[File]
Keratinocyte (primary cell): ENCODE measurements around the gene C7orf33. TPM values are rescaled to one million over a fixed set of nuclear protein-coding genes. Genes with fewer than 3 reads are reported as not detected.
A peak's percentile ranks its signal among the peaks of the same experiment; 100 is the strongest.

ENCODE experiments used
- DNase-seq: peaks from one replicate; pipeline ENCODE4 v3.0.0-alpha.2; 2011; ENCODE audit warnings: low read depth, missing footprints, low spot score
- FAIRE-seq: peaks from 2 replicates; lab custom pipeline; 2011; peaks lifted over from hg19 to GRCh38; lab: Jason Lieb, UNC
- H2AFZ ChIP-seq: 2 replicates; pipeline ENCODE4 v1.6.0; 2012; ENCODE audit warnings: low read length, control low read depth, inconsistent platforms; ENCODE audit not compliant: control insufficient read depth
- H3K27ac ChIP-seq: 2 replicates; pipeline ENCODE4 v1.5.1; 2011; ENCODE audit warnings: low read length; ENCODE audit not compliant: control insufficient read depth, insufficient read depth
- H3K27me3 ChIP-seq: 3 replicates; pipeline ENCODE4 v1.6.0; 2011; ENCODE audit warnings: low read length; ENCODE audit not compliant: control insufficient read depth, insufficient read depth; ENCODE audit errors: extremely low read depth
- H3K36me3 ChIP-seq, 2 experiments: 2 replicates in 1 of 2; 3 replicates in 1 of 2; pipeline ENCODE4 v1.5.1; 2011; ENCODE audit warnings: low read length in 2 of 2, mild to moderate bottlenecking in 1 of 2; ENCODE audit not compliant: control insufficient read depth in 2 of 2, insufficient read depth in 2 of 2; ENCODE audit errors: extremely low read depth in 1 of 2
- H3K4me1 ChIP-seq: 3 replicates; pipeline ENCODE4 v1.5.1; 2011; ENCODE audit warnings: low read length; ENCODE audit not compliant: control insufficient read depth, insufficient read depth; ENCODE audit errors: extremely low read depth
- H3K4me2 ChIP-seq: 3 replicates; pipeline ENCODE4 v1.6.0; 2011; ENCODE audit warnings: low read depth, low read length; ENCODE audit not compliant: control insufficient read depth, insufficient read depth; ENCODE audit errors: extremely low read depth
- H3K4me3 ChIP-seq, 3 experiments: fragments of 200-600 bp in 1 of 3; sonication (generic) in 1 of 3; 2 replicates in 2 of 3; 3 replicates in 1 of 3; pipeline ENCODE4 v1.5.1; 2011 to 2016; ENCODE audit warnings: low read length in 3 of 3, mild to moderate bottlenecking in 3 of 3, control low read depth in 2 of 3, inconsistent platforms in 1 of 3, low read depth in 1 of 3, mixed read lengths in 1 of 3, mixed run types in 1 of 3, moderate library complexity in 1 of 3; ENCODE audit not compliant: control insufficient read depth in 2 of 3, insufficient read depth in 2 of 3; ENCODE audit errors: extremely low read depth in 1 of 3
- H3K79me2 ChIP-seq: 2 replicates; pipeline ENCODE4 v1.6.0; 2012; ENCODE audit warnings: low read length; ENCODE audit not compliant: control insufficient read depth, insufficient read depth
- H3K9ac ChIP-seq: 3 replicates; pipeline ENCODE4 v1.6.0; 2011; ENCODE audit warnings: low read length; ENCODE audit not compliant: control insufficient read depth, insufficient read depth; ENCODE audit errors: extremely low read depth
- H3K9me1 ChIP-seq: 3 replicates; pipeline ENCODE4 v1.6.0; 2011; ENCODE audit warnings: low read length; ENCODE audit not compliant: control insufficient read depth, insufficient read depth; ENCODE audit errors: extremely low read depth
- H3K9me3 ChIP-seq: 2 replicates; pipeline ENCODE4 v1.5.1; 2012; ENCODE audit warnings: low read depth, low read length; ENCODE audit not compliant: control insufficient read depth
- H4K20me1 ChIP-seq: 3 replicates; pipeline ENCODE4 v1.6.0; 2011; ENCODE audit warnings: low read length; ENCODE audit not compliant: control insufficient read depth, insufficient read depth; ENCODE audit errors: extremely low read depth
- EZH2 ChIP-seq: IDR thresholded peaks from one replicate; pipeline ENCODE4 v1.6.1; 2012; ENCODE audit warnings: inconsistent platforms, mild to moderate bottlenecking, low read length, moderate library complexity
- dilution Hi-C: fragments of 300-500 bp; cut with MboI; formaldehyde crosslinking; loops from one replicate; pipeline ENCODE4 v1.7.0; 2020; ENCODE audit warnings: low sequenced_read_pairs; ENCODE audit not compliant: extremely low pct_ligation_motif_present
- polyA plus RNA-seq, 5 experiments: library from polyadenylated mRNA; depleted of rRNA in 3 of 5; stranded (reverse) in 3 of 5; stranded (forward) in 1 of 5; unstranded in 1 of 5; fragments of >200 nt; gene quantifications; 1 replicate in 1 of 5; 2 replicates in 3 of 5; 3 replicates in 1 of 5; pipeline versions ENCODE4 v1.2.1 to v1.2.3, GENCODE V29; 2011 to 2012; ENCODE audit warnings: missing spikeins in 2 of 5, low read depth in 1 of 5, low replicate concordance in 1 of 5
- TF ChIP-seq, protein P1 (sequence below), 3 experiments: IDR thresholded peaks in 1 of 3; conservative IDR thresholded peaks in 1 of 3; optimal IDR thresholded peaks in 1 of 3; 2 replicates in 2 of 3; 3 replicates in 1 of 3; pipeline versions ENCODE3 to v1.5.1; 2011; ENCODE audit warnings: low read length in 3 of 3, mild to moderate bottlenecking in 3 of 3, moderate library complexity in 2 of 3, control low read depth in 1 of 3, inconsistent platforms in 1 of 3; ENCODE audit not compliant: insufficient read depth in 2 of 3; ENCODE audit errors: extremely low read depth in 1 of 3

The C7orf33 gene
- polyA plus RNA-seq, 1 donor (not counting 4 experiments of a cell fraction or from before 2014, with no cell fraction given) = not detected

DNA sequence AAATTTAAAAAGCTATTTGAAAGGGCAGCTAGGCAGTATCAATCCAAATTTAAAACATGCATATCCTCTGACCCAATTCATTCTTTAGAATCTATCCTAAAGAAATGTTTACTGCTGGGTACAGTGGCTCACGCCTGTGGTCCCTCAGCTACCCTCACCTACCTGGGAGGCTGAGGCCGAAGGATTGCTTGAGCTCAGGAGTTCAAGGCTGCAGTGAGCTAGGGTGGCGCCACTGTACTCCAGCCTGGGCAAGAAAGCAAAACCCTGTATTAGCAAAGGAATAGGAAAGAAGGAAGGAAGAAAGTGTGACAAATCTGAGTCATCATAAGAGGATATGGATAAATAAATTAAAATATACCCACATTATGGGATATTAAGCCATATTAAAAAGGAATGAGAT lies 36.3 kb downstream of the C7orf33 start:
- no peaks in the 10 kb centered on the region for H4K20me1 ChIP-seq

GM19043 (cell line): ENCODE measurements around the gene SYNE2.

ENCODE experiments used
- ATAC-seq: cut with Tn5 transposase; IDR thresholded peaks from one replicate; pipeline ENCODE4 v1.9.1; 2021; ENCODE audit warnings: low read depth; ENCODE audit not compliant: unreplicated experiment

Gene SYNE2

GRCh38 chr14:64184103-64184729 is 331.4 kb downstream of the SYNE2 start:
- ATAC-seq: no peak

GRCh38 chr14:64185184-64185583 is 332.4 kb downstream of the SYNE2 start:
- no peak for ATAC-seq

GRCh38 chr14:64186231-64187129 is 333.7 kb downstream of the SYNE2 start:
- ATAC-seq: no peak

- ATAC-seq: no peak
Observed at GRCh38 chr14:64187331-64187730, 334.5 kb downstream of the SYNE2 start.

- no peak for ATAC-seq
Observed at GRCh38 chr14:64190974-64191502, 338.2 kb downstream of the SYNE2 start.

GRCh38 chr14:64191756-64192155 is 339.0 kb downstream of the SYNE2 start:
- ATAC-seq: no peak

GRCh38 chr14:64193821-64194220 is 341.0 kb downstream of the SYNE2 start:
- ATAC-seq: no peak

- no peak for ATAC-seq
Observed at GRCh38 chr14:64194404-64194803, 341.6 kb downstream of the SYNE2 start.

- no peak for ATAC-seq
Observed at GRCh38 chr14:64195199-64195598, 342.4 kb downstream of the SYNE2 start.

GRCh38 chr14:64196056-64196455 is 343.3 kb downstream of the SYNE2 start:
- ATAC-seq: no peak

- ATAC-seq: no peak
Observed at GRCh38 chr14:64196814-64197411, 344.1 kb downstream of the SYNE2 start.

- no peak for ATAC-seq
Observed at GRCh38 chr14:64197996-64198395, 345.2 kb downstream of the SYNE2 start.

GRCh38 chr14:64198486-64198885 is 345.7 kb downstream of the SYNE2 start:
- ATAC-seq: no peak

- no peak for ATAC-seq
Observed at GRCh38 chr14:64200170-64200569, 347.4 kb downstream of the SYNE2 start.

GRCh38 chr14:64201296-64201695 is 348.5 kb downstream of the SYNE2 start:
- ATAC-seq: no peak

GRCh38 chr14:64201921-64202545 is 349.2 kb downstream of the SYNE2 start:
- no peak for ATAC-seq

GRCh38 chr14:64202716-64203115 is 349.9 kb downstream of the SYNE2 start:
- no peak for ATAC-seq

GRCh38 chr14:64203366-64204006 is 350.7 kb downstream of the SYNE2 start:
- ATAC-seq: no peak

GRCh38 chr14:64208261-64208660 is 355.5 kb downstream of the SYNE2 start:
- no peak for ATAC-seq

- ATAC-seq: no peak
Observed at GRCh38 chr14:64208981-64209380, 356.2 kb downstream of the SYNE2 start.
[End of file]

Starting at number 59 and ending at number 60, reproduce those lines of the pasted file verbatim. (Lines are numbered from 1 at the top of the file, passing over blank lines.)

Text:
- ATAC-seq: no peak

GRCh38 chr14:64201921-64202545 is 349.2 kb downstream of the SYNE2 start: